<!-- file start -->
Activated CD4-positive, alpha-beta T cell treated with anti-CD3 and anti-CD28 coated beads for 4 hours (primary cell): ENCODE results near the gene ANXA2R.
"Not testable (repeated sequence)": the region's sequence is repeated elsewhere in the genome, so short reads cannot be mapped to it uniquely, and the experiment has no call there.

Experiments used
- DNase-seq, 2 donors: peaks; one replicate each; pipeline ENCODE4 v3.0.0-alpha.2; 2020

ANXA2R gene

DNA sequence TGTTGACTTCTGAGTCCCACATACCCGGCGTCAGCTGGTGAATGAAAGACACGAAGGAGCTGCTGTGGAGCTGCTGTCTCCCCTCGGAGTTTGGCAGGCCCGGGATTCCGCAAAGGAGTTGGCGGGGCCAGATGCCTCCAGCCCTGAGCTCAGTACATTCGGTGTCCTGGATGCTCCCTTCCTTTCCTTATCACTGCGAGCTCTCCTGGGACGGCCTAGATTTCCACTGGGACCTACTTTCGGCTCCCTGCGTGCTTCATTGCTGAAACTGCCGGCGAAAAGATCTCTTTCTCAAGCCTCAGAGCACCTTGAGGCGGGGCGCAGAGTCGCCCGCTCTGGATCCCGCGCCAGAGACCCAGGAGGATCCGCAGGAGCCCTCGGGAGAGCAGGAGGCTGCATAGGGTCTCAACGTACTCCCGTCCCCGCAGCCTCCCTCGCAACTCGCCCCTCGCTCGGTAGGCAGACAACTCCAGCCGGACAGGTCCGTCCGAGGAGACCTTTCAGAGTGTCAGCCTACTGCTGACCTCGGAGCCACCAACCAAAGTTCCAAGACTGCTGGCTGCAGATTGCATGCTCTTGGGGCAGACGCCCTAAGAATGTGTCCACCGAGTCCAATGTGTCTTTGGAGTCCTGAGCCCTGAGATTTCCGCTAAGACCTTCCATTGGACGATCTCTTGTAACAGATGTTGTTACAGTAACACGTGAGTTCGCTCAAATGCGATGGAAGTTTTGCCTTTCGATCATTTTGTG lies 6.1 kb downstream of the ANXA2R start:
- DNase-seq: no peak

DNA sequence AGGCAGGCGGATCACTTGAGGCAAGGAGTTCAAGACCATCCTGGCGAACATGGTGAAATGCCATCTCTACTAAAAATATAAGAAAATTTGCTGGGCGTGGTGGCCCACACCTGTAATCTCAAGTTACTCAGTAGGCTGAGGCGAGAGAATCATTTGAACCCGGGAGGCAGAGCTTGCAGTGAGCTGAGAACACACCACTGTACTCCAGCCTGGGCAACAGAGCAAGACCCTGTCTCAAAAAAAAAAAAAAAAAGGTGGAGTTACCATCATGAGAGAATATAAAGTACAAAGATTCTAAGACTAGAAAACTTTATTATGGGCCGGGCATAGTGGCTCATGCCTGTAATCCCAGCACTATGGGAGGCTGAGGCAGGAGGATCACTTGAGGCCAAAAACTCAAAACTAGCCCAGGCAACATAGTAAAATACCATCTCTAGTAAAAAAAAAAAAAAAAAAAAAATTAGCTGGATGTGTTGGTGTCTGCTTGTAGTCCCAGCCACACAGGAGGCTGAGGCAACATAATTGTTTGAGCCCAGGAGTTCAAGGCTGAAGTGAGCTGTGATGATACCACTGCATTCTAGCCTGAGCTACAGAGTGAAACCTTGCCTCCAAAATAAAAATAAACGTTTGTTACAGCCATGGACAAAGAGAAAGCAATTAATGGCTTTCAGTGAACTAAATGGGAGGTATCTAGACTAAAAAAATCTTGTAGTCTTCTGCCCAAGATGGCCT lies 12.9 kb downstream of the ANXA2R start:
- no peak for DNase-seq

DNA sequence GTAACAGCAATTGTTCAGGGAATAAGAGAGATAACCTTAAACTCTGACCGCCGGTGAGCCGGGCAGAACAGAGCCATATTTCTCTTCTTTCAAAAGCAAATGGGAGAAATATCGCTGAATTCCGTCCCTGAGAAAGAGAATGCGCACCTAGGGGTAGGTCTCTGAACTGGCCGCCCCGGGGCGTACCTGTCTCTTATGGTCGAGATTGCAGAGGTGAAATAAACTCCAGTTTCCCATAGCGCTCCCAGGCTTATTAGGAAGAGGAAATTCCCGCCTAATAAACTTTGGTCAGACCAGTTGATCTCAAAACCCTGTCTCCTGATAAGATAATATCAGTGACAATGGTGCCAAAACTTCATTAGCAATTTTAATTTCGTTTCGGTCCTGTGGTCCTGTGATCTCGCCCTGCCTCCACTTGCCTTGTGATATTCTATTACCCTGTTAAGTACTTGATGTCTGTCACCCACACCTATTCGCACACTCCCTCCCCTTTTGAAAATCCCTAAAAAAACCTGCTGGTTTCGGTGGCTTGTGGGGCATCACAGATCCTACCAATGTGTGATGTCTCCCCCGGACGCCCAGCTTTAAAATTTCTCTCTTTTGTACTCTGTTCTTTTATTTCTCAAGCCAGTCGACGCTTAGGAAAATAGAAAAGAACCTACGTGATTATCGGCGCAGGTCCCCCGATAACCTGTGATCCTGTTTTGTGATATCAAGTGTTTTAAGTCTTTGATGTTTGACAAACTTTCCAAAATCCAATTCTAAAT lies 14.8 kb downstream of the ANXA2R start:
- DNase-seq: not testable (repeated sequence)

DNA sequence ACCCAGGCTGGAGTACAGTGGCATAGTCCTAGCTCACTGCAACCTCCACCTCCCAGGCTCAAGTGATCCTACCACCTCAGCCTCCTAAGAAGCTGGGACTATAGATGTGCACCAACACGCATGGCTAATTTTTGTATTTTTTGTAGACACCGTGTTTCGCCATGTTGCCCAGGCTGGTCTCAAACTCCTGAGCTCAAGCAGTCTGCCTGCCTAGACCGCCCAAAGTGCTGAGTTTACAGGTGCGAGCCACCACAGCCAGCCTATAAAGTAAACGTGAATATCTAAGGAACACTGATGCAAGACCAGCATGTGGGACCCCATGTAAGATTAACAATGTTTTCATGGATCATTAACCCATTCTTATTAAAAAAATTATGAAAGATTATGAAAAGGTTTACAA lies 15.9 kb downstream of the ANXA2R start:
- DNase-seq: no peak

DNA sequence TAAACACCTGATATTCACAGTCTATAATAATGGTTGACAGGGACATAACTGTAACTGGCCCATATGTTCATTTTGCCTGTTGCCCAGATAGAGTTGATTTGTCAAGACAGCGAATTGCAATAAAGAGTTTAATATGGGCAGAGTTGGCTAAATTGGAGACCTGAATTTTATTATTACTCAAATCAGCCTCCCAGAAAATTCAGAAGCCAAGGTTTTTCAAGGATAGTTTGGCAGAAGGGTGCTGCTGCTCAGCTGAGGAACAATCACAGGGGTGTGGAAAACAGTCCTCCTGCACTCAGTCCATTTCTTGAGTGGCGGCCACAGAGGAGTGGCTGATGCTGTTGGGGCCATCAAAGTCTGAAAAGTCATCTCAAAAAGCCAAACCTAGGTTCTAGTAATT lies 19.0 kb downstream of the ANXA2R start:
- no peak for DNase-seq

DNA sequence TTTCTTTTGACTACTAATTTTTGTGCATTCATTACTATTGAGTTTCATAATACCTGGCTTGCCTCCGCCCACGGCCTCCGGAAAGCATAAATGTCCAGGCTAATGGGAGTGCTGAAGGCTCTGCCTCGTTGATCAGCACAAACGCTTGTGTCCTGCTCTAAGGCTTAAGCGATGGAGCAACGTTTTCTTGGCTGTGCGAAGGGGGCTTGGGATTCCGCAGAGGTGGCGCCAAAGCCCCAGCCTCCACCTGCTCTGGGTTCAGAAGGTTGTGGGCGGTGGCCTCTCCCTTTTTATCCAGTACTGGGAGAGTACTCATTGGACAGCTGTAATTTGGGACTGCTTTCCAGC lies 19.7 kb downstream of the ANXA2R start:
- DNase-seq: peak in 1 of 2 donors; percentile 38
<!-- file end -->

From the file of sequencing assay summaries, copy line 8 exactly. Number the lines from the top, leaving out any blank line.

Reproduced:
DNA sequence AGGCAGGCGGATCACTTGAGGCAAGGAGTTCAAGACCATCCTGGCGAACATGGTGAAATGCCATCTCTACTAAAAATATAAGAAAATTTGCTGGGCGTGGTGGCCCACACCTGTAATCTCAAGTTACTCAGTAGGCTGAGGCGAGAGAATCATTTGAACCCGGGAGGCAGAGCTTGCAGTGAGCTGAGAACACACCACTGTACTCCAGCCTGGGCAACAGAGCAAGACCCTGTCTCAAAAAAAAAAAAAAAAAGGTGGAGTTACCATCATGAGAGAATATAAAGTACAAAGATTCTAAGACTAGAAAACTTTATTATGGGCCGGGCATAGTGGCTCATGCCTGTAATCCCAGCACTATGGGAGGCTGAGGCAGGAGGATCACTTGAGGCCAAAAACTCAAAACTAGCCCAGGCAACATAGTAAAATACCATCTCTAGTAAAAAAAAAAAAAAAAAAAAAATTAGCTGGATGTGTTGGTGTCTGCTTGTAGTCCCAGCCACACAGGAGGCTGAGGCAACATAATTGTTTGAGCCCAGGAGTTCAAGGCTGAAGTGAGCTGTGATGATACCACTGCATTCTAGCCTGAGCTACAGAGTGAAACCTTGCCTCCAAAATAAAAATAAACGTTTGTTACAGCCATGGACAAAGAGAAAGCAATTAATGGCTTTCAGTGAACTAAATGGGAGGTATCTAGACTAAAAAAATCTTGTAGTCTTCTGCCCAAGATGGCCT lies 12.9 kb downstream of the ANXA2R start: